..But we never saw teary Social Media from ride operators or churro girls or turnstile attendants. Only the professional actors seem to have put that kind of stuff up on their Social Media. Don't forget to Like and Subscribe!..
Well, I obviously can't speak for "we". If you haven't seen it, then you haven't seen it but just because you haven't seen it doesn't mean it's not there. You may just not be looking in the right areas or be connected to people who care enough. Like I said, it's not going to be the case for every churro cart CM or stage hand working at the resort. But of course someone whose working towards a career in the field of theatre and acting is going to try and have more of a visible social media presence. Frankly, their entire career is staked on making sure they get as much exposure as possible. Of course you're going to see their tear-y eyed farewell post on Instagram before you see the churro cart CM's. You wouldn't, unless you were connected to their inner circle or family of co-workers.
But I'm still Facebook friends with a lot of my old New Orleans Square/Critter Country co-workers because they were my work family for 5 years of my life. I see their emotions on display when things like this happen to them and by extension, to those around them who were working at the resort. I've had heartbreaking discussions with (now) former CMs who were let go. Some of which had been mistreated or unhappy in their former occupations and had finally found some sense of purpose/mental-well being who were devastated that they'd now have to return to what they did before because they were only thing hiring. Over this past year I've seen everything from tears from low level CMs losing their jobs or co-workers to COVID, to now finally, posts and messages of celebration from those who managed to hang on about their impending return.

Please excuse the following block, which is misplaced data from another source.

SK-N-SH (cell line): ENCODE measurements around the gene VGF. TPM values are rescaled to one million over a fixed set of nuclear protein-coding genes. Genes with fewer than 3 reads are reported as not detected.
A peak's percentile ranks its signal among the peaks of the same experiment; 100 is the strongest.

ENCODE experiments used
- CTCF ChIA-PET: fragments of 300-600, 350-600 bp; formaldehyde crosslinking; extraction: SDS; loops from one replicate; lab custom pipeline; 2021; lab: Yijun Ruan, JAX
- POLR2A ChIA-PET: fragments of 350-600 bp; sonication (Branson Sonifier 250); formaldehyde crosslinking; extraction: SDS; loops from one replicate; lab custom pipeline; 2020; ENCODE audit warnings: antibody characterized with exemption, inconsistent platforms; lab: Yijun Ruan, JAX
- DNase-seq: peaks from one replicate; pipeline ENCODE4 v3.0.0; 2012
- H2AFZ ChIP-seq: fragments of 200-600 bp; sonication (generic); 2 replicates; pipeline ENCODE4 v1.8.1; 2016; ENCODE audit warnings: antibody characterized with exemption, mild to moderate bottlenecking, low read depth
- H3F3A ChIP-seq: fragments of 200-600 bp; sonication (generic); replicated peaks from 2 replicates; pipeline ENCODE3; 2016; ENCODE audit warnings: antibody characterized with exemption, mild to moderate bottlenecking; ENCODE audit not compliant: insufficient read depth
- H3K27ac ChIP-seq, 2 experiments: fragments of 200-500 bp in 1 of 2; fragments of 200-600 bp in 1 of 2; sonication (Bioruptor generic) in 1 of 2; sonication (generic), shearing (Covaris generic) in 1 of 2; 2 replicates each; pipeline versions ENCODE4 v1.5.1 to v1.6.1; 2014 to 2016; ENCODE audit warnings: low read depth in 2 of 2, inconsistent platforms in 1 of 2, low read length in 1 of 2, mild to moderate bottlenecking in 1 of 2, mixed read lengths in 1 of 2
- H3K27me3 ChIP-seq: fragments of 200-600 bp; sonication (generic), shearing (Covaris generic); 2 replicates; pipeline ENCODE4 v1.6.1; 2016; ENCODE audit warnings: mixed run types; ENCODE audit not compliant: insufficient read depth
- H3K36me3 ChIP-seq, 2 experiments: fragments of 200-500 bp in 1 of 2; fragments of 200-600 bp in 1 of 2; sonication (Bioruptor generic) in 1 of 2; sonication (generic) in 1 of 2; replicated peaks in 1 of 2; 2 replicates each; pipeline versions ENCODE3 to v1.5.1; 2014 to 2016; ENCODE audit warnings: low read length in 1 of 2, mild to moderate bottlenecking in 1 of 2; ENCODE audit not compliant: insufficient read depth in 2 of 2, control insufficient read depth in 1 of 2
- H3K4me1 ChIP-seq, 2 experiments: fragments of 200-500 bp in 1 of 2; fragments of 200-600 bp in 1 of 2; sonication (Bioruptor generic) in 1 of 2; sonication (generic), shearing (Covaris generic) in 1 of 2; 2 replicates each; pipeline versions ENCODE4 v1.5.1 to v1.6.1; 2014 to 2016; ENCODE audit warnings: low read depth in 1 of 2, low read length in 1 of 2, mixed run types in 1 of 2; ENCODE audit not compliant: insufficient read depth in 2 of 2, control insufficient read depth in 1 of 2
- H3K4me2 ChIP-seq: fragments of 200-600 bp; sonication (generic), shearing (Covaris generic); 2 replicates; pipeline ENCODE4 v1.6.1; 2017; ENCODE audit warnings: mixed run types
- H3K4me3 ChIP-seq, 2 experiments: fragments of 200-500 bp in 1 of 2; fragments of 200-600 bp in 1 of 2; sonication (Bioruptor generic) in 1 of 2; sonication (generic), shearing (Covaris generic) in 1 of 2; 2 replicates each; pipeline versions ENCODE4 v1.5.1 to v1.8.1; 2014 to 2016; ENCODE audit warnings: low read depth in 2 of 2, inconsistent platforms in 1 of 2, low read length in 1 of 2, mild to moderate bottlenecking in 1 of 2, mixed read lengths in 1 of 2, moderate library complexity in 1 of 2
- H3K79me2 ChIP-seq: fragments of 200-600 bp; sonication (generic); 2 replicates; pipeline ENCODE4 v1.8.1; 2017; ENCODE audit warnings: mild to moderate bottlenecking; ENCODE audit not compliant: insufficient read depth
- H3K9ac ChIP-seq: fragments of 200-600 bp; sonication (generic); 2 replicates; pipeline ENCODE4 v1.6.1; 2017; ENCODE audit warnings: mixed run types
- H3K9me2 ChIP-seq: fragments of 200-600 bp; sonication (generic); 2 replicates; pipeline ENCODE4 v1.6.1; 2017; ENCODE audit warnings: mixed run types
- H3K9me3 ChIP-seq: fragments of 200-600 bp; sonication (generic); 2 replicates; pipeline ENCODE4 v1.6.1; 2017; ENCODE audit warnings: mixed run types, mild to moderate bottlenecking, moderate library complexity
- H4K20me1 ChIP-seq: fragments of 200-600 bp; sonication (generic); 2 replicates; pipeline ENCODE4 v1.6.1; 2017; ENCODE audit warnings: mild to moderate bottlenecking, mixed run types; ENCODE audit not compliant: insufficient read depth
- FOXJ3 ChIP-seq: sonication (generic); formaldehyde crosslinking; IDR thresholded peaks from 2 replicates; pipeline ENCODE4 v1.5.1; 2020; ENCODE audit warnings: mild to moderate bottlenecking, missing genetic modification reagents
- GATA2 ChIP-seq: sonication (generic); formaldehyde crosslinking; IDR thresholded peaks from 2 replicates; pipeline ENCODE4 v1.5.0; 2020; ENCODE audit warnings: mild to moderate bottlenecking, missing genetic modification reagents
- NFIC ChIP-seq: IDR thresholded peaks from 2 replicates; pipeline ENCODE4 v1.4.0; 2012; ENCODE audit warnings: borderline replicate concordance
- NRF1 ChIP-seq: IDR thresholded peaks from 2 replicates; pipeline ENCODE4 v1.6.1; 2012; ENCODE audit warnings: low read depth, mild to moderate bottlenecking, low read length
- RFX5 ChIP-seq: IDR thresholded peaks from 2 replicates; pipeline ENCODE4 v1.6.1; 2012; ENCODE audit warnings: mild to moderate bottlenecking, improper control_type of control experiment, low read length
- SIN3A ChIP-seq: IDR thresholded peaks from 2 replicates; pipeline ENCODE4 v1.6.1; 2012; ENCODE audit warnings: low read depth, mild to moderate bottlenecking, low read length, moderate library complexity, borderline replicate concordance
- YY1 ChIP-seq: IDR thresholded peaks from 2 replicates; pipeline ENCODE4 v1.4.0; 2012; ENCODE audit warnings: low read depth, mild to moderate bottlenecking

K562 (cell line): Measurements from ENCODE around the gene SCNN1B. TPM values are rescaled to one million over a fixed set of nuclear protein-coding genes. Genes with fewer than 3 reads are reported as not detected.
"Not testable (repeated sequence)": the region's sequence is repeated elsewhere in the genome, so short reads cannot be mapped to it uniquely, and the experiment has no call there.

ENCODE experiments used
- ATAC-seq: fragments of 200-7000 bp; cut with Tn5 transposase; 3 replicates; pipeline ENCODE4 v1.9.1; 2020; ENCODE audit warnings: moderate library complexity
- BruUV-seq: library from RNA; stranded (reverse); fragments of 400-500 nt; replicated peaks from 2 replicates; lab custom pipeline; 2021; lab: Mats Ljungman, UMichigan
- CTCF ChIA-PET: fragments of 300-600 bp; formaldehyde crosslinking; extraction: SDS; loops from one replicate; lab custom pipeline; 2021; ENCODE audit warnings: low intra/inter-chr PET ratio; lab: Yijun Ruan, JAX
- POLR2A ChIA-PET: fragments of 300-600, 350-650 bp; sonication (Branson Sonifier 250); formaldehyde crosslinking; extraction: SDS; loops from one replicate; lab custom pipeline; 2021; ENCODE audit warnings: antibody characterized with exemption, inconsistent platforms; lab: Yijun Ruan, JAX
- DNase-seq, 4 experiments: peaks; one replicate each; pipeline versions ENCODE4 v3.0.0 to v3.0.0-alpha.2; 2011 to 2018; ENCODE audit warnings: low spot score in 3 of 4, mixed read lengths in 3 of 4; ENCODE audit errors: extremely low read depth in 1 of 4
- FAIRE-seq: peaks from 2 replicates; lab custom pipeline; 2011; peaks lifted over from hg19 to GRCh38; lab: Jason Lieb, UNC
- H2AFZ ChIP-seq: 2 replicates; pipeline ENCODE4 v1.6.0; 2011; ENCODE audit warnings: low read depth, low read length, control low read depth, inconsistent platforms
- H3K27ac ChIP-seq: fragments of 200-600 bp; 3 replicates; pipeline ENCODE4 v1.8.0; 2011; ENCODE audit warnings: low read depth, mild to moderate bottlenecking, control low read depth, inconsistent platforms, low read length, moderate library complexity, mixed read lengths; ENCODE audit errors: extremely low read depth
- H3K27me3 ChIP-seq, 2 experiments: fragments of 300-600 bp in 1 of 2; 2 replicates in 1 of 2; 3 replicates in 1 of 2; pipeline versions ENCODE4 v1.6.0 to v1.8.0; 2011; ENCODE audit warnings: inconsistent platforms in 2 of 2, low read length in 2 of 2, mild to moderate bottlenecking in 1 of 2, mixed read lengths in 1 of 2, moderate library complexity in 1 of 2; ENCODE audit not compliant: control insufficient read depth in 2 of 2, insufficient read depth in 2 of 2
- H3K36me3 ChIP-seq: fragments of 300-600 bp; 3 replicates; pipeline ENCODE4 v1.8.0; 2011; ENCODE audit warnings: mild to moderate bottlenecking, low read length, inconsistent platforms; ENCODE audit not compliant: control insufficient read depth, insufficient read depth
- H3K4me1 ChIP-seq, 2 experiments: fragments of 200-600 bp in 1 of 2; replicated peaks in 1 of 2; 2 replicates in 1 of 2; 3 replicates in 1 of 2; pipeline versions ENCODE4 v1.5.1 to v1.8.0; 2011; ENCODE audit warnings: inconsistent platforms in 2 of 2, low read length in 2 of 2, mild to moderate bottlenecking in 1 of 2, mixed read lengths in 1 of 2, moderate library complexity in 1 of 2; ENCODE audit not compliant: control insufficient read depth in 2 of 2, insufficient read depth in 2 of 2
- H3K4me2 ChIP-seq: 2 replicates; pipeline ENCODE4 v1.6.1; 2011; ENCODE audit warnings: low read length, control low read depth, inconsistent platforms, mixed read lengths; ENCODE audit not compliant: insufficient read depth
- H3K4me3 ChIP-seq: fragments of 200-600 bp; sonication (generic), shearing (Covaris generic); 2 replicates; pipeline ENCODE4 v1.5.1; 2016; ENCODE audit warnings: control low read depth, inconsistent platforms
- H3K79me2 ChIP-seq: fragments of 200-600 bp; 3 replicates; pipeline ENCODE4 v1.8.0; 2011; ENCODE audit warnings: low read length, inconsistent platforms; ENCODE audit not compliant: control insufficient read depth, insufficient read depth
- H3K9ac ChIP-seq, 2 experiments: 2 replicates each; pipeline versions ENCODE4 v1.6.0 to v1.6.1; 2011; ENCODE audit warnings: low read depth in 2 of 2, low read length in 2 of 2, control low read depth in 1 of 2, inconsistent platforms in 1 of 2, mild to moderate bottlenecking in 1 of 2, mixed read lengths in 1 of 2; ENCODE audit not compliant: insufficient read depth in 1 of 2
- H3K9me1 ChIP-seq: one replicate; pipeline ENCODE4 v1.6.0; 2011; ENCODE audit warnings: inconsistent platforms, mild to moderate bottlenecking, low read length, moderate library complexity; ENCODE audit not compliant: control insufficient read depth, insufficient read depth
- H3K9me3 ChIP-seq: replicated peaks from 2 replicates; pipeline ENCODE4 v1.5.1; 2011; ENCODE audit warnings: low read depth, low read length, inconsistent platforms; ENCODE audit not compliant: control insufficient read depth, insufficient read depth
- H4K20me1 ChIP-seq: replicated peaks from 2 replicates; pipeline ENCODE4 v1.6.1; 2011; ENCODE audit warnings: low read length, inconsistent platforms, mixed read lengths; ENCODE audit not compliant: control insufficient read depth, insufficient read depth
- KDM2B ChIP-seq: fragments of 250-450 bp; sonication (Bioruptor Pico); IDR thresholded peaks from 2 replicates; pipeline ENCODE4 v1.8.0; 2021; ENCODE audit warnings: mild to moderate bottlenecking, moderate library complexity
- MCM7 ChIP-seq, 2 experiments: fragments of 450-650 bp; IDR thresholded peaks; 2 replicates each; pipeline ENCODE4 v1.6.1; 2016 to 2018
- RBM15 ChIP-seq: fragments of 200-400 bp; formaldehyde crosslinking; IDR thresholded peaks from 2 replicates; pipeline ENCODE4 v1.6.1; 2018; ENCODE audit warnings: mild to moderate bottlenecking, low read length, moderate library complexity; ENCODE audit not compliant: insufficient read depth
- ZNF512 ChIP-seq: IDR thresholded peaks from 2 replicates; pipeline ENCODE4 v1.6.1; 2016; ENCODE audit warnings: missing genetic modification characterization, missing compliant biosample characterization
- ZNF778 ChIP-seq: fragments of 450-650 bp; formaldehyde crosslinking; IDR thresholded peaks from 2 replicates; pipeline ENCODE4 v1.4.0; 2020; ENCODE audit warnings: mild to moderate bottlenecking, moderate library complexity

It's happened with all sorts of jobs, not just Disney. -and yes, it's happened well before COVID. I studied for 5 years of my life for a career that myself and others were finally able to obtain, worked it for 2 years, then had everything "violently" ripped away when the studio decided to close down and move out of country. No one got any work done that day. Lots of people were crying and emotions were high. That's normal. If you care. Like, at all. I'm sorry if you've never had a career you've cared enough about to realize that. Or maybe you've just been blessed enough to not have it happen to you. Not everyone can have that experience.
But if you're working at the resort as a Guest Control CM (for example), battling waves of crowds with a smile on your face, a manager hanging out in their cushy upstairs cubicle above the River Belle Terrace wouldn't get to tell you that you're important piece of the resort and that you should behave a certain way/up to a certain standard one day, then let you know after you're let go due to COVID that whatever emotions you might be feeling are overly dramatic or cringe-worthy.
So why should you? Especially if you're demanding a certain level out of them. Instead of thinking inwardly about how you feel the way other people should or shouldn't be acting, try thinking about them and about they way they feel.